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Yet I and believe many other Apple users never seem to get around to using them. Not in the file system, and not in my main applications. However, I really like the way Things handles tags. The basic structure of Things is as mentioned above. You create high-level Areas of Responsibility or high-level projects to Things. From there, areas can include multiple projects and tasks. In this way, Things operates a lot like folders on your file system.

Tags are how you can view tasks across the different areas and projects in your life. You can view any given tag by using the high-level keyboard-based navigation.

Things 3 Review: The Best Productivity App for Mac, iPhone, and iPad

Simply start typing the name of a tag and then select it from the search modal. The result is a view that looks like a project. Except it can include tasks that are located in different projects, grouped by area. Since there is little ability to create custom views in Things more on that below , this ability to view tags allows you the most flexibility. You can even filter your list of tagged tasks by other tags.

So meta. Compared to some of the other options, a lot of people will find it too rigid. Whereas a tool like OmniFocus allows you to configure things in a myriad of ways, Things only gives you a minimal set of options. Nowhere is this more apparent than creating custom views. Where OmniFocus or 2Do allow you to build highly customized and specific views for your tasks, Things has almost no options at all.

If you like to focus on one day at a time, the Today view is a good option. The same is true for viewing an entire area of your life. If you view an area that includes projects and single tasks, you cannot see all the tasks for the entire area. All tasks for a specific project can only be viewed by clicking into the project itself.

Apart from the lack of customization which, I should add, some people would see as a positive feature , there are a few other missing features in Things. First, the lack of Markdown support or any other formatting is a bummer. How much more useful would the notes be if you could add headers, bold or italicize text, or even include file attachments? As well, other apps in this category provide options that some folks will not want to be without:. All things considered, these are small items that do not take away enough from Things.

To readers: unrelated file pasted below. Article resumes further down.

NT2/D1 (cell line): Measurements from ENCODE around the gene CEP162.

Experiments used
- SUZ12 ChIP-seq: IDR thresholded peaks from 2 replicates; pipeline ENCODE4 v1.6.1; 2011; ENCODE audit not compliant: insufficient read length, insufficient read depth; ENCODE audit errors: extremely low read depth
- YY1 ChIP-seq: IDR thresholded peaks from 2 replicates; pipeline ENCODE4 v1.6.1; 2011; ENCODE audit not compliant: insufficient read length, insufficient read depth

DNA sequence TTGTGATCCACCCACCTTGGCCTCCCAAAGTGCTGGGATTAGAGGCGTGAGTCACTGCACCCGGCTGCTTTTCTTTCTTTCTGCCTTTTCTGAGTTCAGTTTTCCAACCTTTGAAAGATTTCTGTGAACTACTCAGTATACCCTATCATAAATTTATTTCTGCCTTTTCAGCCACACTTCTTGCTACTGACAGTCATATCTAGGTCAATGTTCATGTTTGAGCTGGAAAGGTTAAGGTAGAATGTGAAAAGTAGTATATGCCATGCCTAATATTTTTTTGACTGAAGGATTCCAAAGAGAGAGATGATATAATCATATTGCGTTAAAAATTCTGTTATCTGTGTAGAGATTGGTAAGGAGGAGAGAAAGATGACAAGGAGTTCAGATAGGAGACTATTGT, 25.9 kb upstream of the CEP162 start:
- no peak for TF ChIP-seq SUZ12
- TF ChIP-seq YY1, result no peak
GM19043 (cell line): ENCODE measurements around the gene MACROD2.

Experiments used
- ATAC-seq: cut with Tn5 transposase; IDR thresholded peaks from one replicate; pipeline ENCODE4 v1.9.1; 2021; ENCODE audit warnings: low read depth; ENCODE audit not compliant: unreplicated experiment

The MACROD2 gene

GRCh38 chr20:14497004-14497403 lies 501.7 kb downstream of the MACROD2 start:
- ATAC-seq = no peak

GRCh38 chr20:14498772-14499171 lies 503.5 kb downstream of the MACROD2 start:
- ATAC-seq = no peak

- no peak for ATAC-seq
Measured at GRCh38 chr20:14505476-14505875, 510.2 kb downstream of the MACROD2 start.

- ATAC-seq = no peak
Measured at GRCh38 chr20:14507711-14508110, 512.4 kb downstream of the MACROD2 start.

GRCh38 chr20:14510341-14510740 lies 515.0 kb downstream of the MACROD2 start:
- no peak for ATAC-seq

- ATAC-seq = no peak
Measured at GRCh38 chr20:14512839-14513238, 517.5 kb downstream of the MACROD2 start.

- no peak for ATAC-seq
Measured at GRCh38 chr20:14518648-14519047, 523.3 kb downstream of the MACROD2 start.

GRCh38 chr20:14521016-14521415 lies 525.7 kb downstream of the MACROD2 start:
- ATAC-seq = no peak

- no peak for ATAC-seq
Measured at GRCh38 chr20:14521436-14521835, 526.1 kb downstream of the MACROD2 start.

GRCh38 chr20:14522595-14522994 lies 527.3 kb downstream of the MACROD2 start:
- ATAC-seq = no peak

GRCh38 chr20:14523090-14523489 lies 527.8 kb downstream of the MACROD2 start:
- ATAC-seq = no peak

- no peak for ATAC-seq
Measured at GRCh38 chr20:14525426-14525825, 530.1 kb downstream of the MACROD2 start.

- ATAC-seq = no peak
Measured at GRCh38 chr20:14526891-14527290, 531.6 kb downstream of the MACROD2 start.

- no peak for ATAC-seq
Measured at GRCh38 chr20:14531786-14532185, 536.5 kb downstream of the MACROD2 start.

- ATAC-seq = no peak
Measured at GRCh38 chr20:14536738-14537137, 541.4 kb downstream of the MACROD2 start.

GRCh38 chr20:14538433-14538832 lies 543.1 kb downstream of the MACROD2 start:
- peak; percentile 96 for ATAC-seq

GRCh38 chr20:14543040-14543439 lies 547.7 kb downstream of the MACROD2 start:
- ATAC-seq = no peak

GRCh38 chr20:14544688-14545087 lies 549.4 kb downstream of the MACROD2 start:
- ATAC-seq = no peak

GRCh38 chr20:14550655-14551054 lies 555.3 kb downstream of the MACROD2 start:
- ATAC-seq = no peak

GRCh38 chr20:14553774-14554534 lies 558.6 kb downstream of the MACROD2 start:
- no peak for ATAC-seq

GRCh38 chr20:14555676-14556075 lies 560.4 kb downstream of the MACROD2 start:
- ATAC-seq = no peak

One last item to mention is the different versions of the product.

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Apple users in are people using more than one device. How does Things shape up on an iPad or iPhone compared to the desktop? With Wunderlist, teamwork can be very flexible since you can share tasks and work together. Basic level task management. As long as you need standard task management features in a to-do list app, Wunderlist comes in really handy.

The best to-do list to help boost your productivity

The tool lets the user keep track of all their tasks, and in that way, helps them enjoy peace of mind. With Todoist, you can efficiently add the tasks, set reminders, never worry about forgetting urgent things. It keeps all the tasks in one place and gives users confidence that all the activities and to-dos are well organized.

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Todoist is best for those people who want to meet productivity goals. The Todoist Karma points, streaks, and levels are some of the features they can use to see tangible progress of your project. As the name implies, this tool lets the user make checklists to-do lists , organize them in the order of priority, and then tick them off after completing the tasks. Millions of people use this to-do list template to capture, organize, and prioritize tasks and make the most of their working days.

The flexible calendar view helps a user check their schedule and manage it according to their convenience. Those who want to work collaboratively , can assign tasks, share the to-do list, check project progress, and stay productive together. TickTick can be synced across multiple platforms.